Blade Nzimande. Picture: GCIS
Blade Nzimande. Picture: GCIS

Institutions of higher learning — universities and technical vocational education and training (TVET) colleges, both public and private — will remain closed during level 4 of the lockdown and will only resume activities at lower levels of the government’s risk-adjusted strategy to slowly relax Covid-19 restrictions.

The level 4 lockdown starts on Friday, May 1.

All post-school education and training institutions went into early recess with all academic activities suspended on March 15 when President Cyril Ramaphosa announced the national state of disaster.

Higher education, training, science and innovation minister Blade Nzimande stressed at a media briefing on Thursday that the overriding concern in making this decision was to contain the spread of Covid-19 infections and to save the 2020 academic year, but not at the expense of saving lives. He could not give a date when institutions would open, saying that the government had to be guided by science and not submit to populist pressures.

The risks of an early return for staff and 2.5-million students are simply too great, he said. Educational institutions cannot operate outside the rules of a general lockdown — and universities and TVET colleges do not operate in a vacuum.

It was possible, the minister said, that the university academic year could be extended into early 2021 depending on the development of the pandemic. The 2021 academic year would be aligned with the plans of the department of basic education regarding the organisation of the matric examinations.

The minister suggested that the 2020 academic year could extend to as late as April 2021, though he hoped it would end in February or March.

There will be a controlled return of final-year clinical training students — mainly medical students — to assist with the health management campaign of the department of health.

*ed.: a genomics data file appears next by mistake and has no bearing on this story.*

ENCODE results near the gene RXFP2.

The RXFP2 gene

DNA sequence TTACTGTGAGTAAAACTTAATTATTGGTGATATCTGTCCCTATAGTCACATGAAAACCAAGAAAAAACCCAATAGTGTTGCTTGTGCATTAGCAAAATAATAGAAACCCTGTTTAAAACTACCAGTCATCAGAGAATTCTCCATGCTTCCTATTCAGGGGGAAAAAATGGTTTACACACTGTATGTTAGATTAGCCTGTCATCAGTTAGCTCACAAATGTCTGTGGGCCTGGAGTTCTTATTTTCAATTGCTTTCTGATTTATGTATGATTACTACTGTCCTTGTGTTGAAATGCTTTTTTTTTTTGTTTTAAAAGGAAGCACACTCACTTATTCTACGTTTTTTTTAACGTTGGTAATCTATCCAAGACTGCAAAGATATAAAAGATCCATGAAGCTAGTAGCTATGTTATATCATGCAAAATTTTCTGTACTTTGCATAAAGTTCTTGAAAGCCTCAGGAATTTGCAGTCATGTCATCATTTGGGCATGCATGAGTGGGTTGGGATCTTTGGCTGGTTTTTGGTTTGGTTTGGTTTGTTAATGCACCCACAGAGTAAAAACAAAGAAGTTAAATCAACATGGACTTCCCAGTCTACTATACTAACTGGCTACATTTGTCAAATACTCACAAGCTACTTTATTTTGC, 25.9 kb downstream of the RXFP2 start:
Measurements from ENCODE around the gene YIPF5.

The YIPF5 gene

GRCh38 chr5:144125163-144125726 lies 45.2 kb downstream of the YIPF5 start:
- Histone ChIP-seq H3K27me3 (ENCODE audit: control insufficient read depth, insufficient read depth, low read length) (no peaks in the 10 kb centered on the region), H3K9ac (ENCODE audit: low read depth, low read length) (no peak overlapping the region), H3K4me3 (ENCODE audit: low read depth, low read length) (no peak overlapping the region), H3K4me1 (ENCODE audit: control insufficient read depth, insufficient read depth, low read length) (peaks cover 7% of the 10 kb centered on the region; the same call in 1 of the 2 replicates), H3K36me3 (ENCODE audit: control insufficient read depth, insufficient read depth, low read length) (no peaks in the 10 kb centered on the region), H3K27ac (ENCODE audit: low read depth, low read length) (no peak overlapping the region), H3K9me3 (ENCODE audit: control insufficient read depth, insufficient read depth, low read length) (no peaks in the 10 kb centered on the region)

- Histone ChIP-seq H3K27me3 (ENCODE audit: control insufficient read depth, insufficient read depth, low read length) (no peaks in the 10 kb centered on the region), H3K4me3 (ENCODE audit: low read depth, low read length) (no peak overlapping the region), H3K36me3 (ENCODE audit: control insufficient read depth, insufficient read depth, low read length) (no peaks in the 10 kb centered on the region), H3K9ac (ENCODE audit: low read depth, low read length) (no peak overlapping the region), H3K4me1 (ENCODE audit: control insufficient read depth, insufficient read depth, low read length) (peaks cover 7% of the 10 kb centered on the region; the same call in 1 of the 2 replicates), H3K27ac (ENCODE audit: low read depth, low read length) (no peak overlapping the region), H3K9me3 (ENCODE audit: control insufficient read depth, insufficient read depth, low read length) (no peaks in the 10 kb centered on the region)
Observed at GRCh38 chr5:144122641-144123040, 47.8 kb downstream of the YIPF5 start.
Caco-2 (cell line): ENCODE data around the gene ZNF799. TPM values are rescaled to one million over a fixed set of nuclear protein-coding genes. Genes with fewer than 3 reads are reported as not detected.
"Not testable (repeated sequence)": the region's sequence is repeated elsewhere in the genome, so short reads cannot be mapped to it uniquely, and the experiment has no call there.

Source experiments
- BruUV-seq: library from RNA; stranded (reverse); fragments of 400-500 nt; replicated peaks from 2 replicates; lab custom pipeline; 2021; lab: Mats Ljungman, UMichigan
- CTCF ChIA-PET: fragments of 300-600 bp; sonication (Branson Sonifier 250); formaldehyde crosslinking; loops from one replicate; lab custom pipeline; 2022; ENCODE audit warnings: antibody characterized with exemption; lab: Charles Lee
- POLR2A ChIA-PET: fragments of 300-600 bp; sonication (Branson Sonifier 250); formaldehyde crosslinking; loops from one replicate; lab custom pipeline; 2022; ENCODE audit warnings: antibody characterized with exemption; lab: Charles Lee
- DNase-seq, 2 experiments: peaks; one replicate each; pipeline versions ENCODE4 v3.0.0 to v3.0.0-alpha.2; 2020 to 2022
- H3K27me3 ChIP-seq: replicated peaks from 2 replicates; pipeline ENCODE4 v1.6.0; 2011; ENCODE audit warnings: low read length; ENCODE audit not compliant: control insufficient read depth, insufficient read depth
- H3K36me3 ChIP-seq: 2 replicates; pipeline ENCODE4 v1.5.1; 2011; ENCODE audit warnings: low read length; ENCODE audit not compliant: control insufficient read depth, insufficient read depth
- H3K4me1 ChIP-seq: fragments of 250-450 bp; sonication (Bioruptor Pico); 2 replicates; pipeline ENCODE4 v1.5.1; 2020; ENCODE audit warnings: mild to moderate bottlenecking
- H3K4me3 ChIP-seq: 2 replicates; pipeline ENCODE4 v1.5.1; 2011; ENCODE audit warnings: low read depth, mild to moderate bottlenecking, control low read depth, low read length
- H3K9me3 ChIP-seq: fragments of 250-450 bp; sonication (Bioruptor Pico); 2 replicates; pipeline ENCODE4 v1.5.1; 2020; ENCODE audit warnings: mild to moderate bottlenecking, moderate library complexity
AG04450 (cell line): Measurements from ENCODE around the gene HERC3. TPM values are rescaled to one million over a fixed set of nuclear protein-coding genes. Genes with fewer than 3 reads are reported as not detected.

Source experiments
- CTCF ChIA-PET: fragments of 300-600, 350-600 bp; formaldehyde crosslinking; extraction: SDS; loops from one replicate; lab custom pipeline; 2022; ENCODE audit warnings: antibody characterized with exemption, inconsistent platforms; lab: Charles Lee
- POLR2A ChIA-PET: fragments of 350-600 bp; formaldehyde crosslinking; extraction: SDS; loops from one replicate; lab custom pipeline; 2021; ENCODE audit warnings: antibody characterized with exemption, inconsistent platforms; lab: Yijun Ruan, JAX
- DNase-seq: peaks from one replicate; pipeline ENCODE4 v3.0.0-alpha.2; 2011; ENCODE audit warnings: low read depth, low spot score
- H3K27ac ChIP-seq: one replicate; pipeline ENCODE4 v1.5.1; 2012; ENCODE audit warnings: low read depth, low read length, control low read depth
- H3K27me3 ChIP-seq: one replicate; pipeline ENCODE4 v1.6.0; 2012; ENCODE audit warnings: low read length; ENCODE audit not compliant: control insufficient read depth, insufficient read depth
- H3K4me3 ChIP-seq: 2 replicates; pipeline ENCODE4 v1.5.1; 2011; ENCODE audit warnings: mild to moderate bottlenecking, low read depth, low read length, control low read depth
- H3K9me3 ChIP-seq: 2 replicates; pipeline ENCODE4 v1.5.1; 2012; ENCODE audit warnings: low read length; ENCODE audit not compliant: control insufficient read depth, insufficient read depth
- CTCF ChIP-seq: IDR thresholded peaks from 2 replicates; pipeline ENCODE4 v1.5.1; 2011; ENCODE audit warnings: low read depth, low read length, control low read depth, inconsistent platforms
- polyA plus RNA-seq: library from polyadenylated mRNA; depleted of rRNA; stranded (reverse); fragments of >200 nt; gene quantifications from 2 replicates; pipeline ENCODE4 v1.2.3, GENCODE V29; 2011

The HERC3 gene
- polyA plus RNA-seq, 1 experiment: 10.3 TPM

Efforts are being devoted to developing flexible learning methods. Multi-modal, remote learning systems will be implemented to provide academic support at all institutions.

Nzimande assured that no student would be left behind academically in the completion of the 2020 academic year.

Negotiations are under way with the major mobile operators to provide data to students to support remote learning. Laptops with the necessary connectivity will also be provided to all National Student Financial Aid Scheme (NSFAS)-assisted students both in universities and TVET colleges when these become available.

NSFAS funding for students will continue during the lockdown and any extension of the academic year will require additional funding, Nzimande said.

Protocols for the maintenance of social-distancing, access to sanitisers and masks will be implemented when staff and students return to the universities and colleges, and they will also be screened. Quarantine sites are being identified near the institutions.

TVET colleges will also have to re-organise their academic year for 2020.

Nzimande said trainees and those in learnerships at the workplace will continue to be paid. He has extended the due date for the submission of workplace skills plans by employers from April 30 to May 31.

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